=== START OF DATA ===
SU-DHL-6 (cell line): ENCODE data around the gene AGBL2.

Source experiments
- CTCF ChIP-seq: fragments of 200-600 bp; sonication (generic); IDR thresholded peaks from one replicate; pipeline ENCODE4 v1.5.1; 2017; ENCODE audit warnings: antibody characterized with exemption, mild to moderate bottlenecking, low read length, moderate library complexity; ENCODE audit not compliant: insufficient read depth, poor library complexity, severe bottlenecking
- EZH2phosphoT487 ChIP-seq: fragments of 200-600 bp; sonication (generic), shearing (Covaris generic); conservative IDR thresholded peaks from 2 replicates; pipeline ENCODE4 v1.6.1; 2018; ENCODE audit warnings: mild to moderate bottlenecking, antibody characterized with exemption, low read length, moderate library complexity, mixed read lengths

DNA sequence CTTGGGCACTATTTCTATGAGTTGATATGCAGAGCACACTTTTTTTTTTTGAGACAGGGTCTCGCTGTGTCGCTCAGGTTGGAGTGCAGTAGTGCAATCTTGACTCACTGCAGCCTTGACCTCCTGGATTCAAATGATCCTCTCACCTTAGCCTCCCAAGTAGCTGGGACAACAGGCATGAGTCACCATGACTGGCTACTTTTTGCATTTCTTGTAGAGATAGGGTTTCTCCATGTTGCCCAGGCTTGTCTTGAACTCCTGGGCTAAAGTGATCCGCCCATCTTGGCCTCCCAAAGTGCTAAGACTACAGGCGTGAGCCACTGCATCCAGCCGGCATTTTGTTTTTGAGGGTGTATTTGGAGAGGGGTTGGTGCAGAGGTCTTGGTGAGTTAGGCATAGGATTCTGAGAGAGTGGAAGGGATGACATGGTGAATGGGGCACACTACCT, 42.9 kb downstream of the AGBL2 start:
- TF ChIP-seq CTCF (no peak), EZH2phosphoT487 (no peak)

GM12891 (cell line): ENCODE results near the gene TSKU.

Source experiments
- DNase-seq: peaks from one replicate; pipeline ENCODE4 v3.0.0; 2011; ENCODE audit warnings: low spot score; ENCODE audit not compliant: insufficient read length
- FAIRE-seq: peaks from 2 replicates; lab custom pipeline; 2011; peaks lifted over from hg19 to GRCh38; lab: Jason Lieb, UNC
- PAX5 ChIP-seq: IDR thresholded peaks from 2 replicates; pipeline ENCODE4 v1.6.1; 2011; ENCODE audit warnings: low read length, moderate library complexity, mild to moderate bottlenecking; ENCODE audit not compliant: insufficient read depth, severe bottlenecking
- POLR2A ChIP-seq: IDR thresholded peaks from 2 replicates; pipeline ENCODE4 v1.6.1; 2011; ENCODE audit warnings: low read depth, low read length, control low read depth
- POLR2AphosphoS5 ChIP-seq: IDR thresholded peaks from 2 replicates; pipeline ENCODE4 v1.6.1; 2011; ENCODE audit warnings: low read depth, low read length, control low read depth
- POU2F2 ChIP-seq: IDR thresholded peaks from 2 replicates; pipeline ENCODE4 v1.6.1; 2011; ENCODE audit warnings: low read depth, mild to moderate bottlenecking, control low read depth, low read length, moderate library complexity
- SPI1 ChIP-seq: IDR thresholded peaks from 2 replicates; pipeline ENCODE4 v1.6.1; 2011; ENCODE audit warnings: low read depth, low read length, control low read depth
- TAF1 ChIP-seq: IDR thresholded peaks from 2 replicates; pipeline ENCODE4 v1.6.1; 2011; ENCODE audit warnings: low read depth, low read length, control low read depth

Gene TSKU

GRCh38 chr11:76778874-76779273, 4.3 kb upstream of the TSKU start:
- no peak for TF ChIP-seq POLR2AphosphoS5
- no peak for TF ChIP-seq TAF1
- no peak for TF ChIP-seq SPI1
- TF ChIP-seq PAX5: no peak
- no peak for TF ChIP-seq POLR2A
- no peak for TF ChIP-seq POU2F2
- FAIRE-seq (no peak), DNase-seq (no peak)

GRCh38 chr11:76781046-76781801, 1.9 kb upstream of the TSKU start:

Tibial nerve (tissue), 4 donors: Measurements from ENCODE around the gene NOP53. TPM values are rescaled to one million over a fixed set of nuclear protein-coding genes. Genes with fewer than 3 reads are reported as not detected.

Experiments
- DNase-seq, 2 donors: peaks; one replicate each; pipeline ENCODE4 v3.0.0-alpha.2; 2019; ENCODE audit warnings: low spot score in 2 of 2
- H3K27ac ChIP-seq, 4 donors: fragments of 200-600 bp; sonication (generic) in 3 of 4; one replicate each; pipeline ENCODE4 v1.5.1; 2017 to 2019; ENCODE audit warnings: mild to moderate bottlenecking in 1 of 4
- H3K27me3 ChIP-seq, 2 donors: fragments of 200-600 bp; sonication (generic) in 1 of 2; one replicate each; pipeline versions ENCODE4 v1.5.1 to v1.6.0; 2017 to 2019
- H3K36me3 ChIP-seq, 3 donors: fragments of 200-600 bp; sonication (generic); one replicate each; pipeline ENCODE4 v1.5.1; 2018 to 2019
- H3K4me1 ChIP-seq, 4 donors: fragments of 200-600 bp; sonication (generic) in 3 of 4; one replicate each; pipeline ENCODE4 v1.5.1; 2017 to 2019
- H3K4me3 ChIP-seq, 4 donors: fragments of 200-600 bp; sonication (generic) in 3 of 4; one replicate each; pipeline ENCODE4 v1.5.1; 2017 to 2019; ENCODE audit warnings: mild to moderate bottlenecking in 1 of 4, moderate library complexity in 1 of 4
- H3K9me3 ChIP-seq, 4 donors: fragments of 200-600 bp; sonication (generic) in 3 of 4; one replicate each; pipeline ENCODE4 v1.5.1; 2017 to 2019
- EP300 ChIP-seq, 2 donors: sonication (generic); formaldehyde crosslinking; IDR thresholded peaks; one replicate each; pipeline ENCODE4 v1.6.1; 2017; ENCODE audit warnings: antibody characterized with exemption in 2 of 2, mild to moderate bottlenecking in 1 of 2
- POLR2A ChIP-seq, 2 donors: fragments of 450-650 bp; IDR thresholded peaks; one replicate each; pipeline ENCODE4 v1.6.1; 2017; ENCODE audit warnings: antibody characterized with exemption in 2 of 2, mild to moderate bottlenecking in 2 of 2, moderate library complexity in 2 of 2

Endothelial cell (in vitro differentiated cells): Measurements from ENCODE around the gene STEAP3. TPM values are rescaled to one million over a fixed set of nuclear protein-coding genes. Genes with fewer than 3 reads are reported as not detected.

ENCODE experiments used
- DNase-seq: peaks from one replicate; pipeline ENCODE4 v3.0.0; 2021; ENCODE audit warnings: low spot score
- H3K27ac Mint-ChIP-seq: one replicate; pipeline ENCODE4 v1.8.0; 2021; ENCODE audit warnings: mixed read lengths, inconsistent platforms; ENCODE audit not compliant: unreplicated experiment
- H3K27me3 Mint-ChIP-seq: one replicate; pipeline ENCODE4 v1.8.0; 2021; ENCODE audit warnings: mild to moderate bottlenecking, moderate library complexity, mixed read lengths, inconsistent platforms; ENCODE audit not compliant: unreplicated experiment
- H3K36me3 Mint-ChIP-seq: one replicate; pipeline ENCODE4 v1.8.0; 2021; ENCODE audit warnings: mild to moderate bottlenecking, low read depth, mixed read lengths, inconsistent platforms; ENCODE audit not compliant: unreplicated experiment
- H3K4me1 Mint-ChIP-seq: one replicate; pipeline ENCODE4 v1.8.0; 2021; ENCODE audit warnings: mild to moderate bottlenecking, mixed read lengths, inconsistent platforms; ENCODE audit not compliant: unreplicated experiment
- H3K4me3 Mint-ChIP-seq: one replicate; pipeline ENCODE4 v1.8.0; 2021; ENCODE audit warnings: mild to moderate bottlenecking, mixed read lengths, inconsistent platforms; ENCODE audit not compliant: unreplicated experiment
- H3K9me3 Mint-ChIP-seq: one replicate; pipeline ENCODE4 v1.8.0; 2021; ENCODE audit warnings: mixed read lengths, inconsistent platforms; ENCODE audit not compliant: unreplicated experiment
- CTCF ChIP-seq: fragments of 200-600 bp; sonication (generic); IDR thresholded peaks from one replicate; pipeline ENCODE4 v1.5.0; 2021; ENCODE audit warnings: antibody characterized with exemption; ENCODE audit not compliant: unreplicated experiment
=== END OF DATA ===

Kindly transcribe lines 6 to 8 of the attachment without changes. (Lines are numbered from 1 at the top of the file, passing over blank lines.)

- TF ChIP-seq CTCF (no peak), EZH2phosphoT487 (no peak)

GM12891 (cell line): ENCODE results near the gene TSKU.

Source experiments